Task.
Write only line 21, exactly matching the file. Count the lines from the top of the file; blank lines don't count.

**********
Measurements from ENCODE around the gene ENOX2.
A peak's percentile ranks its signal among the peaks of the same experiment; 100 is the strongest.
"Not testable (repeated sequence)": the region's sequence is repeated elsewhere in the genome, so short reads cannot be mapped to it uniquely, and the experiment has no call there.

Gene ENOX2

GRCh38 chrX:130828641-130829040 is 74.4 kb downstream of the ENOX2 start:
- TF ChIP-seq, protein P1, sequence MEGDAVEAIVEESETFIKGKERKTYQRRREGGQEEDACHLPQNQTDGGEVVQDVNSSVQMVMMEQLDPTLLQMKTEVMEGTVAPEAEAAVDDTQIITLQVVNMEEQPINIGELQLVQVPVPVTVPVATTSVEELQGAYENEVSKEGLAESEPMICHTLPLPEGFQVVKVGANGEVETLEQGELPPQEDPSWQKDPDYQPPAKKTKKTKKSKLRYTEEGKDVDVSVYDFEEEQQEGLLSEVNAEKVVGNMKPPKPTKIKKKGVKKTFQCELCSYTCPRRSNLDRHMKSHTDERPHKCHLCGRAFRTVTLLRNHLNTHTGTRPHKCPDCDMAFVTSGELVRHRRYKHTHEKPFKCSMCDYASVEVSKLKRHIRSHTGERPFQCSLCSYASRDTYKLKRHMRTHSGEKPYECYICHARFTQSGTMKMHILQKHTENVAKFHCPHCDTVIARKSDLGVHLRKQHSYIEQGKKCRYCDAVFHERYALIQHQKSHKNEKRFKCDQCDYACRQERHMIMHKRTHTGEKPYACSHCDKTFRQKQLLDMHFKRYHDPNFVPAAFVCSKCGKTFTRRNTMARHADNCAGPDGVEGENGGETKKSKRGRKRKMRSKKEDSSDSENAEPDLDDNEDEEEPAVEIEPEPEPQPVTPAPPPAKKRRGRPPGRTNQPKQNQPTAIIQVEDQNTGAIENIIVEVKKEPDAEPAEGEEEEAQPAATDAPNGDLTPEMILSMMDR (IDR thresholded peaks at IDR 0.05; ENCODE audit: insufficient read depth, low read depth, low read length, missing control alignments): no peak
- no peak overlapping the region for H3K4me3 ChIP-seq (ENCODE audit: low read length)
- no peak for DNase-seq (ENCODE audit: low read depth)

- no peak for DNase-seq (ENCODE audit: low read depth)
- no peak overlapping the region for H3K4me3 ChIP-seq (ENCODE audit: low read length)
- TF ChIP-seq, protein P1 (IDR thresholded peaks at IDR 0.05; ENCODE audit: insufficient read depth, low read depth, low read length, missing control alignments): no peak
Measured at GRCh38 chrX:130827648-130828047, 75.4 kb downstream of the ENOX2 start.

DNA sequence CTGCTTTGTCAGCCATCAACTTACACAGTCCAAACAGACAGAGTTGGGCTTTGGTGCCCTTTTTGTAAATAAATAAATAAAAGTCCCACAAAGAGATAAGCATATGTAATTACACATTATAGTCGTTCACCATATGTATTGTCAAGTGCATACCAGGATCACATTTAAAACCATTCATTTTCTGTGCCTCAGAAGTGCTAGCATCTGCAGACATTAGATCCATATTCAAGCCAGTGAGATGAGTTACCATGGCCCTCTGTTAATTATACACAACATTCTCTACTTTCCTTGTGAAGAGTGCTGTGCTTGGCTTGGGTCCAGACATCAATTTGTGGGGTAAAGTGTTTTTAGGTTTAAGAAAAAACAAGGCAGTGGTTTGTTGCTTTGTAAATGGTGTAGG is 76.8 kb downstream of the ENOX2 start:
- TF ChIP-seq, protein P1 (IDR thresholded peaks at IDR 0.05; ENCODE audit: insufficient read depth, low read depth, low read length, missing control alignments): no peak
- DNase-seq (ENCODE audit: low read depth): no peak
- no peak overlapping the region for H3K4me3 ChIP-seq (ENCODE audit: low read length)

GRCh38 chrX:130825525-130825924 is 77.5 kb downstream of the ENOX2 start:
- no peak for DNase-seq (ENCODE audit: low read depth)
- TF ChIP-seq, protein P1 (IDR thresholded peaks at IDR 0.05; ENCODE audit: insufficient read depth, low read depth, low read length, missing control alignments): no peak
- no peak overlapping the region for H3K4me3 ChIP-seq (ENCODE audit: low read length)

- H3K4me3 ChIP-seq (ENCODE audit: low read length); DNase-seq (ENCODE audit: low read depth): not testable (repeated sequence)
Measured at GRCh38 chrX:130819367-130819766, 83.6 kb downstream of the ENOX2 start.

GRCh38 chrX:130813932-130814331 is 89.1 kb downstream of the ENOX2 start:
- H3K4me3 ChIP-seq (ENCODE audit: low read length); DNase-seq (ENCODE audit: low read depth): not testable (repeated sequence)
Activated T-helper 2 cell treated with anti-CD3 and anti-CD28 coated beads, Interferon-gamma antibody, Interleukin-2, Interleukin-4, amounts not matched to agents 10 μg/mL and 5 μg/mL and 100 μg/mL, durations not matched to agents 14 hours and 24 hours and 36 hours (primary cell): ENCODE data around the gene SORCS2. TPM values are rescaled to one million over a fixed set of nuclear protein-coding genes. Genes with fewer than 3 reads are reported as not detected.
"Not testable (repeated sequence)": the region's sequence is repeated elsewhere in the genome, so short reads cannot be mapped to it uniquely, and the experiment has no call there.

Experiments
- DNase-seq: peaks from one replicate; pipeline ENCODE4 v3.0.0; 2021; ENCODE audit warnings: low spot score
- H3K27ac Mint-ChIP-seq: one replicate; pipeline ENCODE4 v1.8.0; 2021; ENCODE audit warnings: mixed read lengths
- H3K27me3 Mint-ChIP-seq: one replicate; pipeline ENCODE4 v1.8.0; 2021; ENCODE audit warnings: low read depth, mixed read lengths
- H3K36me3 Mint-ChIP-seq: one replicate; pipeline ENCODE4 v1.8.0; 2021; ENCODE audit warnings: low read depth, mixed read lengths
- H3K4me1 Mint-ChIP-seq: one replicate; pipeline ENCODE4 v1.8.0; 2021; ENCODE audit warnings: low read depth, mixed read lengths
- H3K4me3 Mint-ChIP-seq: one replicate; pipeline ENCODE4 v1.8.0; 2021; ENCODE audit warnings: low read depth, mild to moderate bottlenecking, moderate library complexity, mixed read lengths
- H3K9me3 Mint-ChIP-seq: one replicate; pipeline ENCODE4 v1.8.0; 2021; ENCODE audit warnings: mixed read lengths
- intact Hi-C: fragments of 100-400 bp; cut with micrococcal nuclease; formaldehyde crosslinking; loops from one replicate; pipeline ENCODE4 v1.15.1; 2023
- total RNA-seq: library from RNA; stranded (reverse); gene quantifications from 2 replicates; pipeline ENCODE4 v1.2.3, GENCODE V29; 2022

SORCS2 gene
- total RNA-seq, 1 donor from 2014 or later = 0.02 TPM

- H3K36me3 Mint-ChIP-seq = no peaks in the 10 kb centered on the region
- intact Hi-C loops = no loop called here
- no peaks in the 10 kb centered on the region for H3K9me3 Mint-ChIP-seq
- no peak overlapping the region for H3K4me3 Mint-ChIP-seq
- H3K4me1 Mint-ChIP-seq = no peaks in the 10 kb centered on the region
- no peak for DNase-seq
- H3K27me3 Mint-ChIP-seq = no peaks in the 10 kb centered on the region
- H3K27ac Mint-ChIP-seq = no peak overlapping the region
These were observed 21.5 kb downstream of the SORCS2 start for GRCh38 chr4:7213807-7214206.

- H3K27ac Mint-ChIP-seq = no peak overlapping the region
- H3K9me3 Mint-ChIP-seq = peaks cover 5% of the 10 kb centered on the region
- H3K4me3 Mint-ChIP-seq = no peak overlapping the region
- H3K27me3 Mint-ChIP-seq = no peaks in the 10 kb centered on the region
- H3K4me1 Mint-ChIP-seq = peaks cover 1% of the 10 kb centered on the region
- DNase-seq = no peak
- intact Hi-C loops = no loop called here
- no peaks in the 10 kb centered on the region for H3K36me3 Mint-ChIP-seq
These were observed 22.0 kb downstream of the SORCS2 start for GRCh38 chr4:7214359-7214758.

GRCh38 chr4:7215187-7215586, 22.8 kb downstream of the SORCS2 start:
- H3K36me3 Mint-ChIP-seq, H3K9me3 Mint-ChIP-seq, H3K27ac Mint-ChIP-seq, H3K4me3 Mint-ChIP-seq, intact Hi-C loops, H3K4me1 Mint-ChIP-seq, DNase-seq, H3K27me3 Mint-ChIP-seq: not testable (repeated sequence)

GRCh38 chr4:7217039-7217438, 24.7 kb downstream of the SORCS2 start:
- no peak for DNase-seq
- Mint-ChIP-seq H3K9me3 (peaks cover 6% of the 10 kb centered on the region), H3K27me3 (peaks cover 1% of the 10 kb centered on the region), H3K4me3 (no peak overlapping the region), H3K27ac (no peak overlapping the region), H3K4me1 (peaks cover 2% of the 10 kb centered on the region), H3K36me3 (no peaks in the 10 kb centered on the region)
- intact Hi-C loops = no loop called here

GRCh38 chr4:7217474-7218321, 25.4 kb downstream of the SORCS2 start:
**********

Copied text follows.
- H3K4me3 ChIP-seq (ENCODE audit: low read length); DNase-seq (ENCODE audit: low read depth): not testable (repeated sequence)